The great schools revolution, Ctd

Yesterday we discussed at length the great schools revolution.

But what works and what is needed? The author suggests that the keys to success are:

Of the four chief elements of schools reform, diversity of supply is by far the most striking. From New York to Shanghai to Denmark, schools free of government control and run by non-state providers are adding quality to the mix. To date, they seem most successful where the state has been unwilling or unable to make a difference. It is still not clear whether creating archipelagoes of Free Schools and charter schools will consistently drive improvement in other institutions, or whether that is wishful thinking.

What is clear, however, is that the shiniest new academy will struggle without decent teachers. An emphasis on better teacher quality is a common feature of all reforms. Countries like Finland and South Korea make life easier for themselves by recruiting only elite graduates, and paying them accordingly. Mr Gove has said that he wants to raise the degree threshold for teachers and offer “golden hellos” in areas of shortage, like science and language teaching. America has experimented at state level with merit pay and payment by results, but often in the teeth of opposition from the teachers’ unions.

In schools reform, structural progress—new sorts of schools, reorganised old ones, new exams—can happen very fast. Better teachers take much longer to form. They should be made the priority.

The teachers unions will fight any moves along these lines and for that reason alone we should do it.

 


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  • peterwn

    Actually the teaching unions are calling for the ‘de-politicising’ of education, but naturally on their terms. ACT Party’s education voucher idea would help fulfilment of these principles. Interestingly there is a full primary school in Wellington that offers three education flavours – ordinary, Te Reo and Montessori (2 composite classes of each). I thought I would check its decile rating and to my surprise found it was 10 (rather than 6-8 I expected) possibly because of support from out of area families. ERO report a bit dated but very good.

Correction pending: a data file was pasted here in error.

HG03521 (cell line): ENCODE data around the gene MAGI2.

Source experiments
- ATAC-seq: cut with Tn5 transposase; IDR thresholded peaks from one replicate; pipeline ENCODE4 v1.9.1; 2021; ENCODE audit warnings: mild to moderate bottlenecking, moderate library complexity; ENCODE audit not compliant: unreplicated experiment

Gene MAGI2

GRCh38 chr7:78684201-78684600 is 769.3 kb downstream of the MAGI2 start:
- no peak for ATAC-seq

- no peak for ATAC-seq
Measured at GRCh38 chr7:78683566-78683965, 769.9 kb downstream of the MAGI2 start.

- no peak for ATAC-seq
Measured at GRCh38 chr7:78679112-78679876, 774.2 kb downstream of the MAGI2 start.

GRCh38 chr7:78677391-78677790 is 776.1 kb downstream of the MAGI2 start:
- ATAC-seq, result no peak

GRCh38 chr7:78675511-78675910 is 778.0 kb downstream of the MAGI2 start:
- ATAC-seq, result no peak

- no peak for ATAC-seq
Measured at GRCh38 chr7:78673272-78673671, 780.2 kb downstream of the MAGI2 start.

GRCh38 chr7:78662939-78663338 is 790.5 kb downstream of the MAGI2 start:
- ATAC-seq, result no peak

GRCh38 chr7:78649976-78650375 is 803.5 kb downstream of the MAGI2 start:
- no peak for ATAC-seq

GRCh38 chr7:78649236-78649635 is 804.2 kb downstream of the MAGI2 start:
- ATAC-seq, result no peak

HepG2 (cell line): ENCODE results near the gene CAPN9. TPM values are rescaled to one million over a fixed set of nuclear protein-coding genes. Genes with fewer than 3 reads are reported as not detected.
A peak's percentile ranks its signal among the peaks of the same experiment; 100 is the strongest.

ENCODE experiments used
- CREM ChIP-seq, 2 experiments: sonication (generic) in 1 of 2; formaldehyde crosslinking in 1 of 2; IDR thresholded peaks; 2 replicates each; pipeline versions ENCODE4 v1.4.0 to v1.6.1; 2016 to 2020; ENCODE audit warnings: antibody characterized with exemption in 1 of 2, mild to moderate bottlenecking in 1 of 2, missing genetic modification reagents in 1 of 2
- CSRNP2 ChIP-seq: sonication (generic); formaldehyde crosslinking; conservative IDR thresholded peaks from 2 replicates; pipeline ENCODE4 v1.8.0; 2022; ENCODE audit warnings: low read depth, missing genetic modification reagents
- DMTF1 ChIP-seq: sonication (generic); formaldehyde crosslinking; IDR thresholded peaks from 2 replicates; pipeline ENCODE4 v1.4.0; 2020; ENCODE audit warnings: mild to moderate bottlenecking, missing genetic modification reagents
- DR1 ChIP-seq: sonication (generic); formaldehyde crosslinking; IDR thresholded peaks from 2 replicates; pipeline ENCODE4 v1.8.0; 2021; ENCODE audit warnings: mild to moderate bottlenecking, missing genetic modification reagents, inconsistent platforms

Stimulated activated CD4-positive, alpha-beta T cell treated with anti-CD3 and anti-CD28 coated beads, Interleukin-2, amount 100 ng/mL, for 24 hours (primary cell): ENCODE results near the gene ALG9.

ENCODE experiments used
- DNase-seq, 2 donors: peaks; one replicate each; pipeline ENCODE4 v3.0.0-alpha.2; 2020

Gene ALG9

Many Kiwis (include right leaning ones) would support equality in education and this presents a serious dilemma to the Government – an open slather voucher system is unlikely to gain broad support. The answer may be to loosen up control (to a limited degree) imposed on the ‘independent’ schools. Pragmatically it cannot be loosened up to the extent that Kings, Dio etc are tempted to seek integration.

    A big problem is curriculum – this is laid down by the Education Ministry and is potentially political, arguably it has a pinkish tinge, but this may be more with delivery.

  • thor42

    Agreed.
    “….schools free of gov­ern­ment con­trol and run by non-state providers….” – this is an essential part of the reforms needed.
    Also needed are pay-for-performance, the introduction of education vouchers and a return to phonics-based reading (consultation with Don Buck Primary would be useful – they’ve used it for years with great success).

  • notavictim

    Yes to both of you, there needs to be a major overhaul. Keep pushing it WO.
    Now I’m to train my pig to fly.

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